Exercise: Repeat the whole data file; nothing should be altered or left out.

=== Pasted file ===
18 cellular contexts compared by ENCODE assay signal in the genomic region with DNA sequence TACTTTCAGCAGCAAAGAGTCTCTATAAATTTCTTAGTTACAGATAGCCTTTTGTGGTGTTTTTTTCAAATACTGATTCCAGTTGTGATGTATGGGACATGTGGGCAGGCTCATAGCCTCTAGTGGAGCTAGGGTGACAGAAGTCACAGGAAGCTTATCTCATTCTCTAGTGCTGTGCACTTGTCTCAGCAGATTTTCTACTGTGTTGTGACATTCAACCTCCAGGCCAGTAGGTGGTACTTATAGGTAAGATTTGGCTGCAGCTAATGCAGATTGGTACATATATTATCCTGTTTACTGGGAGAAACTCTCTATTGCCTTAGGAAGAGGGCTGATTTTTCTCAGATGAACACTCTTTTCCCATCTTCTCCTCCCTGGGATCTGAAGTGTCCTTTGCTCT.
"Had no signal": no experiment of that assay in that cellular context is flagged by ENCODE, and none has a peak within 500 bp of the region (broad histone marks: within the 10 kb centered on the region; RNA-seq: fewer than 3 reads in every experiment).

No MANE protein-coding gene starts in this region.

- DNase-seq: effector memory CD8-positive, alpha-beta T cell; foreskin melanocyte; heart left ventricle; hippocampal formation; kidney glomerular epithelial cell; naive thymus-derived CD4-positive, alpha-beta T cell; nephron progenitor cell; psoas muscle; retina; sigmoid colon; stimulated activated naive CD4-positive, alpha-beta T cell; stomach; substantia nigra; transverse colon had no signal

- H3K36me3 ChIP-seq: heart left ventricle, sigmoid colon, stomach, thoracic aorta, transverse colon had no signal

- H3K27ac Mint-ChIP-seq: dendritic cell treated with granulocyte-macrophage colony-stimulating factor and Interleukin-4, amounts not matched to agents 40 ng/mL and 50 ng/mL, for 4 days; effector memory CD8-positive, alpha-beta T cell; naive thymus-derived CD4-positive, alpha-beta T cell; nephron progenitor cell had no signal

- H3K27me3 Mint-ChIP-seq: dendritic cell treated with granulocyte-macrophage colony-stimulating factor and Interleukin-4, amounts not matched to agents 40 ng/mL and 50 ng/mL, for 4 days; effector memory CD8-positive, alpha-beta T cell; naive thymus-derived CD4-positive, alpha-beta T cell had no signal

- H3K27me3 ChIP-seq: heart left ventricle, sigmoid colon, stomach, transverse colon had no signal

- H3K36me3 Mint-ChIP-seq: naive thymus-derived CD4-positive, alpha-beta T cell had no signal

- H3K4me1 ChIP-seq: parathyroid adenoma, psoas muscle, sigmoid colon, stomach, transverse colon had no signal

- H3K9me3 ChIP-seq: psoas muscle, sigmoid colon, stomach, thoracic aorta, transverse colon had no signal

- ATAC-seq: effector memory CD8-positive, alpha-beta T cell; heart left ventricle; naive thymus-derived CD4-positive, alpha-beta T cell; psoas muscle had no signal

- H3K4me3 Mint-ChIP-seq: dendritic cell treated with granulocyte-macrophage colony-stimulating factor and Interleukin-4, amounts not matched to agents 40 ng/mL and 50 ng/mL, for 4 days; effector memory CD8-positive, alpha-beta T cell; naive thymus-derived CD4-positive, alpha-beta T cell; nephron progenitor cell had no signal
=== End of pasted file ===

18 cellular contexts compared by ENCODE assay signal in the genomic region with DNA sequence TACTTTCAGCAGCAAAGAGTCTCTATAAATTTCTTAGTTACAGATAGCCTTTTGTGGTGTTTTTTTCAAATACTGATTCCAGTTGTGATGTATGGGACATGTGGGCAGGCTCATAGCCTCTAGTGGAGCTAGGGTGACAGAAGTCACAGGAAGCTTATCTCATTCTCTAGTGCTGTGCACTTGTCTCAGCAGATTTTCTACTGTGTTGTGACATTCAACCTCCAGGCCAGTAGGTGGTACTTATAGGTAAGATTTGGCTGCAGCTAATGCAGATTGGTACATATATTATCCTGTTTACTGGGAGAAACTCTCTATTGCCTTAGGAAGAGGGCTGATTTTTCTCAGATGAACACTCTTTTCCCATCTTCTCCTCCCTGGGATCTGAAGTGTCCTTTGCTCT.
"Had no signal": no experiment of that assay in that cellular context is flagged by ENCODE, and none has a peak within 500 bp of the region (broad histone marks: within the 10 kb centered on the region; RNA-seq: fewer than 3 reads in every experiment).

No MANE protein-coding gene starts in this region.

- DNase-seq: effector memory CD8-positive, alpha-beta T cell; foreskin melanocyte; heart left ventricle; hippocampal formation; kidney glomerular epithelial cell; naive thymus-derived CD4-positive, alpha-beta T cell; nephron progenitor cell; psoas muscle; retina; sigmoid colon; stimulated activated naive CD4-positive, alpha-beta T cell; stomach; substantia nigra; transverse colon had no signal

- H3K36me3 ChIP-seq: heart left ventricle, sigmoid colon, stomach, thoracic aorta, transverse colon had no signal

- H3K27ac Mint-ChIP-seq: dendritic cell treated with granulocyte-macrophage colony-stimulating factor and Interleukin-4, amounts not matched to agents 40 ng/mL and 50 ng/mL, for 4 days; effector memory CD8-positive, alpha-beta T cell; naive thymus-derived CD4-positive, alpha-beta T cell; nephron progenitor cell had no signal

- H3K27me3 Mint-ChIP-seq: dendritic cell treated with granulocyte-macrophage colony-stimulating factor and Interleukin-4, amounts not matched to agents 40 ng/mL and 50 ng/mL, for 4 days; effector memory CD8-positive, alpha-beta T cell; naive thymus-derived CD4-positive, alpha-beta T cell had no signal

- H3K27me3 ChIP-seq: heart left ventricle, sigmoid colon, stomach, transverse colon had no signal

- H3K36me3 Mint-ChIP-seq: naive thymus-derived CD4-positive, alpha-beta T cell had no signal

- H3K4me1 ChIP-seq: parathyroid adenoma, psoas muscle, sigmoid colon, stomach, transverse colon had no signal

- H3K9me3 ChIP-seq: psoas muscle, sigmoid colon, stomach, thoracic aorta, transverse colon had no signal

- ATAC-seq: effector memory CD8-positive, alpha-beta T cell; heart left ventricle; naive thymus-derived CD4-positive, alpha-beta T cell; psoas muscle had no signal

- H3K4me3 Mint-ChIP-seq: dendritic cell treated with granulocyte-macrophage colony-stimulating factor and Interleukin-4, amounts not matched to agents 40 ng/mL and 50 ng/mL, for 4 days; effector memory CD8-positive, alpha-beta T cell; naive thymus-derived CD4-positive, alpha-beta T cell; nephron progenitor cell had no signal